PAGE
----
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“LESS MONEY, MORE HOURS, Please,” said No One Ever: A Look at Women in the Workplace and What the Equal Pay Act Means

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Women work more than men work for the same amount of pay. On average, what a man earns in one week, a woman earns on Tuesday of the following week. Equal Pay Day, a “holiday” that symbolizes how far into the year women must work to earn what men earned in the previous year, falls on a Tuesday as a “nod” to the “extra” time women work for equal pay. This year, Equal Pay Day falls on Tuesday, April 2nd.

Started by the National Committee on Pay Equity (NCPE) in 1996, Equal Pay Day began as a public awareness event to shed light on the gap between men’s and women’s wages.The Committee’s Report, The Wage Gap Over Time, illustrates how slowly this divide has closed over the years. For example, according to this report, it took 50 years to gain an average increase of 18 cents: in 1963, full-time working women made 59 cents to the man’s dollar; in 2010, this was marked up to 77 cents. In 2016 and 2017, full-time workers reported between 79.6 and 80.5 cents to the man’s dollar. The Institute for Women’s Policy Research estimates, based on its research, that women won’t receive equal pay until 2059 (40 years to go).

 

The most recent study by The Institute for Women’s Policy Research, Still a Man’s Labor Market, finds that women earn 49% of what men earn (Nov. 28, 2018). From 2001-2015, this gap was at 51%, and in studies from earlier years it was at 38% and 19%. We are rising, but at what cost?

The answer to that question, taken at its most literal, is that women lose hundreds of thousands of dollars to men over the course of their life due to gender gaps in wages. Economist Evelyn Murphy, president of The Wage Project, estimates that over a lifetime these lost wages amount to:

  • $700,000 for a high school graduate
  • $1.2 million for a college graduate
  • $2 million for a professional school graduate.

Of course, women of color and minority women lose more than that. This year’s Equal Pay Day, April 2nd, is just the average day that women have to work to in 2019 to earn what white men earned in 2018 (per the Sept 12, 2018 Census Bureau). Women of color will have to work even longer into the year to hit their Equal Pay Day:

  • Asian American women: March 5 (3 months longer)
  • White women: April 19 (4 months longer)
  • Moms: June 10 (6 months longer)
  • African American women: August 22 (8 months longer)
  • Native American women: September 23 (9 months longer)
  • Latinas: November 20 (11 months longer)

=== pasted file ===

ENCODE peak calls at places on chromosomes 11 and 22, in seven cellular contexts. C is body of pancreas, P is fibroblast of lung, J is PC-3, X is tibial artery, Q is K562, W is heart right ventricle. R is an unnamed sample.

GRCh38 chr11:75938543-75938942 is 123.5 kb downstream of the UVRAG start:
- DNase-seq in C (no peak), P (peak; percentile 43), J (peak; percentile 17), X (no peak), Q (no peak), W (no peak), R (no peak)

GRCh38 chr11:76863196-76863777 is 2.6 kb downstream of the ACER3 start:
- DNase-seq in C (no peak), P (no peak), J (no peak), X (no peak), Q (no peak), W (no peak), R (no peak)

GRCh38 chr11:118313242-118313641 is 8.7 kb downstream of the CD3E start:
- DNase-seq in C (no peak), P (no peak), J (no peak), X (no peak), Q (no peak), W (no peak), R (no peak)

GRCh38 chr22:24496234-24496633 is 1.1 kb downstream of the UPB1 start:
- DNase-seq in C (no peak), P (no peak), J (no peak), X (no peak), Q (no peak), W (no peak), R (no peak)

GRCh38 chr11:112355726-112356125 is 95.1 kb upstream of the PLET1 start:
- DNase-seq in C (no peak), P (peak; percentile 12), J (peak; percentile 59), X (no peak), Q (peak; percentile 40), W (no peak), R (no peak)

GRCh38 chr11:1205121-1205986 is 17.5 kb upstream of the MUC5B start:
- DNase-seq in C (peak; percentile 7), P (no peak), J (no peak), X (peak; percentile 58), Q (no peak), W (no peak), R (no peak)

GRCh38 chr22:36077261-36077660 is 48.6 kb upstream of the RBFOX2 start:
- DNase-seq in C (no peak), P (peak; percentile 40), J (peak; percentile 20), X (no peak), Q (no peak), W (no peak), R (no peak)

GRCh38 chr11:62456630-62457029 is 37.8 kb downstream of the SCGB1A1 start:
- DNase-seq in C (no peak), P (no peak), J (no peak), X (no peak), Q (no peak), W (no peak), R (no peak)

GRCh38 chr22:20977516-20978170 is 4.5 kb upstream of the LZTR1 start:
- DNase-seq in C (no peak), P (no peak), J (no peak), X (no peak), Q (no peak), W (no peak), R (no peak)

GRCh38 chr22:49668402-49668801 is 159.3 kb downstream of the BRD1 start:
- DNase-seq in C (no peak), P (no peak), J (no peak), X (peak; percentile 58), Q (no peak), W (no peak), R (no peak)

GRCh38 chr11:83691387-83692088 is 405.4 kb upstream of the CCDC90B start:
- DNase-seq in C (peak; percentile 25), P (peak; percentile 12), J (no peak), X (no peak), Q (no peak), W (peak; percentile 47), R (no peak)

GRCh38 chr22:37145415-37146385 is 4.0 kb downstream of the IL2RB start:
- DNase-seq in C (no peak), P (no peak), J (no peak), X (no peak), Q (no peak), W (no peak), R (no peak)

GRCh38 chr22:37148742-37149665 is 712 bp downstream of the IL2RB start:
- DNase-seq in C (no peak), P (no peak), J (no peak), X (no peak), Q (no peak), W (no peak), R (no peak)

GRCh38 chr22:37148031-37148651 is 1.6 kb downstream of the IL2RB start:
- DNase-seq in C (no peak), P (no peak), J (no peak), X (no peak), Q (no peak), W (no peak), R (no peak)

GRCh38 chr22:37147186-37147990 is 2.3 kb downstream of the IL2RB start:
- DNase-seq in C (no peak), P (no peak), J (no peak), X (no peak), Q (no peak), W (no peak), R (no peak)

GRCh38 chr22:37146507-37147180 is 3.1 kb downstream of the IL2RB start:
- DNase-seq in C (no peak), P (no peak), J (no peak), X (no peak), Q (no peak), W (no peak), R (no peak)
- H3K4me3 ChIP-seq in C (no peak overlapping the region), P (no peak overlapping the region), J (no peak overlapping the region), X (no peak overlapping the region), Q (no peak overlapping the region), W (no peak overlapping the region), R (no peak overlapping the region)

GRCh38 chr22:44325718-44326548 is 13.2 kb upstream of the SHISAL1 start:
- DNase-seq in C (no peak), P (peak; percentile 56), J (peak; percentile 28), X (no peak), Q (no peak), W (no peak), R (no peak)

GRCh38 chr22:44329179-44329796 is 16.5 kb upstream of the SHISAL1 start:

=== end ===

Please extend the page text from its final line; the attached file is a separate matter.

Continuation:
EQUAL PAY ACT

Under the Equal Pay Act, men and women who work for the same employer should earn equal wages for substantially equal work. For a confirmed wage difference to be actionable, a plaintiff must show that the jobs are similar by comparing “job tasks, skill or educational prerequisites, similar levels of mental or physical effort, responsibility, accountability, and similar working conditions.”

If an EPA violation is alleged and affirmed, the successful plaintiff is entitled to the underpayment she would have received for equal work (damages) plus a liquidated damage, typically equal in amount to the underpayment. Damages are subject to a two-year statute of limitation, raised to three years if the plaintiff can prove that the employer showed willful disregard for the law on underpayment.

Employers may fight EPA violations by showing that higher compensation was based on years of employment, merit systems, and other defensible differences, though typically they bear a significant burden in such a defense. Up for debate is whether or not an employer can use an employee’s salary history to defend the divide between a man in woman in a similar position. As of right now, this is state dependent; some states have laws banning any inquiry into an applicant’s salary history and many states ban the use of application questions demanding salary history.

In 2018, the U.S. Court of Appeals for the Ninth Circuit held that “a legitimate factor other than sex must be job related and that prior salary cannot justify paying one gender less if equal work is performed…” However, the U.S. Supreme Court vacated this decision based on a counting error by the Ninth Circuit. Nonetheless, the finding is perhaps predictive of the direction we’re headed. On March 27, the House of Representatives voted on the Paycheck Fairness Act and while it’s likely to fail in the Senate, subsequent legislation could impact the expansion and amendment of EPA litigation and claims.

Whether local laws ban the use of salary history or not, employer’s should offer compensation based on a positions guidelines and an applicant’s qualifications, not gender. One thing is sure: women are fighting harder than ever for equality in the workplace and their equal pay is no exception. To read more on a headlining case, see Equal Pay Day and the US Pay Equity Landscape, which summarizes the case of the U.S. women’s national soccer team, who, on International Women’s Day this year (March 8), sued their employer under the Equal Pay Act and under Title VII seeking back pay, interest, liquidated damages, and attorneys fees and costs.